The report takes a detailed look at policies that support land commercialization, the prlvatization of seed, the grabbing of continental and marine waters, the signing of free trade agreements, and agricultural policies that favour large tracts of land or plantations and agro-industry. It also analyzes urban-rural alliances and how important these are to addressing hunger and poverty through agrarian reform.
"Very often we hear the argument that large-scale industrial agricultural production is necessary because it’s efficient and without it we wouldn’t be able to feed the world. The truth is in fact the opposite: while peasants, fishers and gatherers own only a minority of the land and have increasingly reduced access to forests, mangroves and seas, they are the ones who produce the vast majority of the food that we eat. The effects of the expulsion of peasants and the dispossession of their land are very serious, not just for local economies, but also for the food eaten by the whole of society. In this respect, the struggle for an integral and popular agrarian reform and food sovereignty is a struggle that’s crucial to survival, to the fulfilment of the right to food, the conservation of cultures and social structures and women’s rights."
The report goes on to recognize that any kind of land reform needs to be informed by local conditions and driven by the needs of small land holders.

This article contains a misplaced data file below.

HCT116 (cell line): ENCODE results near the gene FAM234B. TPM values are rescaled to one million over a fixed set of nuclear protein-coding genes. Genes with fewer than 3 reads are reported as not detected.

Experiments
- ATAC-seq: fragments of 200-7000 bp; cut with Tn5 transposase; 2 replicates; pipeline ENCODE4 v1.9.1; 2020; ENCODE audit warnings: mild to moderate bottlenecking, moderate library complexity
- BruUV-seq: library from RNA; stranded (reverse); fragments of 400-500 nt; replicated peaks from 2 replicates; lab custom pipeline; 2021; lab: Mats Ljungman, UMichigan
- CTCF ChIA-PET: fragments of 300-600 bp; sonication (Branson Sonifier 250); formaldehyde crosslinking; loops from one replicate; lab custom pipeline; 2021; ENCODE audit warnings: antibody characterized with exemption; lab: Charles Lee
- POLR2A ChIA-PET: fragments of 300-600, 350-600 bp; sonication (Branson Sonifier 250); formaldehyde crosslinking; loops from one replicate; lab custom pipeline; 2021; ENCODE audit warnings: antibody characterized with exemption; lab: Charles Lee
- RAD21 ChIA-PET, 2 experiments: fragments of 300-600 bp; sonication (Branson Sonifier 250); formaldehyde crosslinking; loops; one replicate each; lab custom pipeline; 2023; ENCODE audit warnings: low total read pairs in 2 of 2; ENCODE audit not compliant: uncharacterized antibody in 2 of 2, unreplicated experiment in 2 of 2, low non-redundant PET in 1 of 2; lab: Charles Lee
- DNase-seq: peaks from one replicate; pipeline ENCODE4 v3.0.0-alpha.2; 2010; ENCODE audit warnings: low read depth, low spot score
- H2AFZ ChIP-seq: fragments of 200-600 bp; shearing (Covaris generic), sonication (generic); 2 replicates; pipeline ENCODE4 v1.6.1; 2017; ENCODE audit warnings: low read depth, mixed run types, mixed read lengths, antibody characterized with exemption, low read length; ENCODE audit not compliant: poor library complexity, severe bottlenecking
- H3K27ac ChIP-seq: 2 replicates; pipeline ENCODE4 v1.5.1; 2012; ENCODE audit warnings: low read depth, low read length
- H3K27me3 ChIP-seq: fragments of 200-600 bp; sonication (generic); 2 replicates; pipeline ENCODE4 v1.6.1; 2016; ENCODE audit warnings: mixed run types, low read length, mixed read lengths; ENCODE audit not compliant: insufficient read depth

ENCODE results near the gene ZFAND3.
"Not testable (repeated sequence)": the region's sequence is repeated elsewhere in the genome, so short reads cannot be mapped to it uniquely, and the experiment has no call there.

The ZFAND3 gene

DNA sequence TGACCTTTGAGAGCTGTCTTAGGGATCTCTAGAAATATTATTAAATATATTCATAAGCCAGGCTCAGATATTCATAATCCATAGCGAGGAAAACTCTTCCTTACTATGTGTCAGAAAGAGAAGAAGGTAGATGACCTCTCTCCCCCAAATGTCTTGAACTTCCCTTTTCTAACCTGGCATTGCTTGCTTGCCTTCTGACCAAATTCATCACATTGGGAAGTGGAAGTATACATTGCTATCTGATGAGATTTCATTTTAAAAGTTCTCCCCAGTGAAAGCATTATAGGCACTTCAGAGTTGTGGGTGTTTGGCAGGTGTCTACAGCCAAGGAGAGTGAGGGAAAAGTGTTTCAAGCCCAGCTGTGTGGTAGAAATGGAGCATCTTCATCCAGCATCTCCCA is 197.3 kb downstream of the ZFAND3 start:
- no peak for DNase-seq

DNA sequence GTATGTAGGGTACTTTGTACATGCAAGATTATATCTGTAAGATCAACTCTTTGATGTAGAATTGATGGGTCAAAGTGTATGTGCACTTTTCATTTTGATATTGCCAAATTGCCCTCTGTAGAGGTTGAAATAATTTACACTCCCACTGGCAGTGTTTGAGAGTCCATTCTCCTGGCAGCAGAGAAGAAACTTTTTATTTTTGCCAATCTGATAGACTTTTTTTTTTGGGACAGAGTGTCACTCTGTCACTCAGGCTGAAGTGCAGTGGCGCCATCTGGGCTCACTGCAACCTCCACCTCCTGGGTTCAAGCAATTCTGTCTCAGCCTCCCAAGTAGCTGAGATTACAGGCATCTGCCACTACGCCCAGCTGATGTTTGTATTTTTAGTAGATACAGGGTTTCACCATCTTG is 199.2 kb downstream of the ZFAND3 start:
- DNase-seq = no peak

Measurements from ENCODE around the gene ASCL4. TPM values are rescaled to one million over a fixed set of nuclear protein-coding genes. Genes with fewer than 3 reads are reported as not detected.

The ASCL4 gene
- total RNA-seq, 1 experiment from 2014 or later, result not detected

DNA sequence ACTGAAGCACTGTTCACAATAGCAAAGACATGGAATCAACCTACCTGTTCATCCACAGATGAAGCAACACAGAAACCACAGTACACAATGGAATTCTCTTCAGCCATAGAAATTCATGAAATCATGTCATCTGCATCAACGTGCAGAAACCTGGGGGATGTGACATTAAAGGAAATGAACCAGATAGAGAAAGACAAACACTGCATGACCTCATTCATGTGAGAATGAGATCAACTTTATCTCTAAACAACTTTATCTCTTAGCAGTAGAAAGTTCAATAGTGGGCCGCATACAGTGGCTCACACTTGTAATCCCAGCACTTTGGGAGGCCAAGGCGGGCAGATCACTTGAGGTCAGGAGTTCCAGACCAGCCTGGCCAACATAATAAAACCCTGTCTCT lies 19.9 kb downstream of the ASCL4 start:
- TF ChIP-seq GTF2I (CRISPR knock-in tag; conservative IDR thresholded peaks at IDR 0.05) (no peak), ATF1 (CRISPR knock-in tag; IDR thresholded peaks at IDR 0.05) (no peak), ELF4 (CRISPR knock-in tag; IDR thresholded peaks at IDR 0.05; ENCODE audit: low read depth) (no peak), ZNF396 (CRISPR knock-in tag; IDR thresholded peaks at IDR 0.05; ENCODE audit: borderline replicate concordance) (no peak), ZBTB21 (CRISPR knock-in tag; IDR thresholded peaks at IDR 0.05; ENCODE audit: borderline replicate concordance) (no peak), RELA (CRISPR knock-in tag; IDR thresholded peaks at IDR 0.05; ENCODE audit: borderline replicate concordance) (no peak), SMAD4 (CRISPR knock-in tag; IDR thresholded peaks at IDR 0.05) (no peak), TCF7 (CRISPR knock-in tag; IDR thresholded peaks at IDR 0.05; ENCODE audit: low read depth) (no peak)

"…the forms of tenure, whether they be collective, held in private property, community, co-operative, or whether the State holds the tenure and the communities have the right to use the land, are all different, depending on each culture, history and territory. As part of everyone’s right to decide their own path of development, La Via Campesina does not have one viewpoint on this issue, but reinforces discussion and exchange of experiences regarding agrarian reform. Furthermore, no agrarian reform can be static, but instead needs to be a process of continual development, change and adaptation according to the experiences and decision-making processes in the territories.”
In other words, we need to begin reforming agriculture in whichever way we can, given local conditions. In Canada, I believe that means policy changes that encourage intergenerational transfer of land to small farmers, encouraging cooperatives, and limiting the amount of land that corporations can own.
"Struggles of La Via Campesina for Agrarian Reform, and the Defense of Life, Land, and Territories" is a must-read for anyone wanting to learn more about the fight for global food sovereignty. It addresses the past three decades of events, the history of La Via Campesina and country-based peasant movements, as well as the analysis and policies that will drive the change toward a food production system that helps reduce hunger, maintain the environment and health of the planet and its peoples.
Lois Ross is a communications specialist, writer, and editor, living in Ottawa. Her column "At the farm gate" discusses issues that are key to food production here in Canada as well as internationally.